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Detriments of benefits

24 February, 2015 - 17:30

Benefits can provide companies with ways to attract high quality employees and help retain them especially if the benefits offered are significantly different or better than the benefits offered by competitors. However, there are negative situations that can arise from offering too many or the wrong kind of benefits to employees. These can be better understood in the context of the following case study.

By attracting employees who desire a strong work/life balance, the SAS Institute has the potential to create an overly homogenous culture. This can lead to a lack of dissent in the company; if someone disagrees with a policy or practice, they may be less likely to voice their opinions for fear of demonstrating different opinions than their friends and co-workers. This can also foster an environment that lacks cultural, ethnic, or social diversity, which can lead to an inability to adopt change within the company.

Case, The SAS Institute

The SAS Institute, based in the southern United States, is a software development company that competes against global software giants, such as Microsoft. In order to attract employees that fit their unique company culture, SAS has developed an extensive employee benefit program that is offered to all employees at the company. Salaries paid to SAS employees are not significantly higher than competitors in the industry, but they do maintain a competitive pay rate. For the ideal employee, however, the benefits more than compensate for an unimpressive salary.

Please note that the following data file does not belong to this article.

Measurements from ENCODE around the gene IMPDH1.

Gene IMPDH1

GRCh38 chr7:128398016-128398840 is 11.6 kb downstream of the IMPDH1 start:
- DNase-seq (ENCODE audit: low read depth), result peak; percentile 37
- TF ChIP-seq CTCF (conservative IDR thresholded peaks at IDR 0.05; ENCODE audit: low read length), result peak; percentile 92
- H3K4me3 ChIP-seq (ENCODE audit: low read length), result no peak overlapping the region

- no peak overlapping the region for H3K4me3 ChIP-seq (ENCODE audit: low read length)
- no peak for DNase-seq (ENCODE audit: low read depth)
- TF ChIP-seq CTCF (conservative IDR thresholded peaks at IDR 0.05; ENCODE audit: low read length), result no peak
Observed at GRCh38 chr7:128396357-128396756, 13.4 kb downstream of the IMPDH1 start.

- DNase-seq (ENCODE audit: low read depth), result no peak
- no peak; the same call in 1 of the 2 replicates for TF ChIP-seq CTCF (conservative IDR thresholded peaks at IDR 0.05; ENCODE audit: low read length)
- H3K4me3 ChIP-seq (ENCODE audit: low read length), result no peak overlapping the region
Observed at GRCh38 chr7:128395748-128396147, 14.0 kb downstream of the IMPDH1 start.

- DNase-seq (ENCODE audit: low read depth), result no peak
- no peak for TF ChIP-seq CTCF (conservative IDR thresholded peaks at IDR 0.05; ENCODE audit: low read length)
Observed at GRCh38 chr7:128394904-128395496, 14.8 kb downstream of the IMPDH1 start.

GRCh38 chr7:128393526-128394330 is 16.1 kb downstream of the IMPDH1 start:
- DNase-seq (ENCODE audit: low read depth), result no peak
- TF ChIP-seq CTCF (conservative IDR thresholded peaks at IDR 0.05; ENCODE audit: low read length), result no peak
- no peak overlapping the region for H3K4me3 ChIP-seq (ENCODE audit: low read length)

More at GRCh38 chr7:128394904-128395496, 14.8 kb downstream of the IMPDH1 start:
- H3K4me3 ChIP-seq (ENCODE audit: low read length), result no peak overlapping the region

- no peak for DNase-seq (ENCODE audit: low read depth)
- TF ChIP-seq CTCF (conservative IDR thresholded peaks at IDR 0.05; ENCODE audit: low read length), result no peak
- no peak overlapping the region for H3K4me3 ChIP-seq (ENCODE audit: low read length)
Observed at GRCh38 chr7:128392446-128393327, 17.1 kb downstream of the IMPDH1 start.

Benefits at SAS include: private offices for all employees; contributions of 15 per cent into employee profit sharing plans; 200 acre natural campus setting with on-site hiking trails and picnic areas, sculptures, and artwork; the latest technology and equipment; 35 hour work week; on-site medical facility (including nurses, doctors, a physical therapist, massage therapist, and mental health practitioner), five minute waiting time for appointments, and free healthcare for employees and their families; health plans that cover most basic needs and offer “cost accountable” services for services that are more extensive; on-site Montessori daycare at 33 per cent of the cost of normal daycare; on-site private junior and senior high schools, open to students from outside of SAS, with high tech laboratories and equipment; free on-site gym for employees and families with a pool, exercise classes, yoga, weight room, etc.; cafeteria with high quality food at low prices, live piano music, and the option of dining with your children if they attend the on-site schools; subsidized memberships offered for health clubs and daycare off property; company owned country club memberships at significantly low costs for employees and their families; and more.

SAS is a unique example of a company that hires employees who desire a strong work/life balance. Not all software engineers would desire this lifestyle, but SAS recognizes that they hire from a unique niche of employees and seek to attract these individuals. This has been very successful; “SAS is certainly among the lowest [turnover] in the industry—less than 4 per cent annually. For a company of more than 5,000 employees, this is quite an achievement, and much of their success can be linked to their unique HRM practices” (SAS).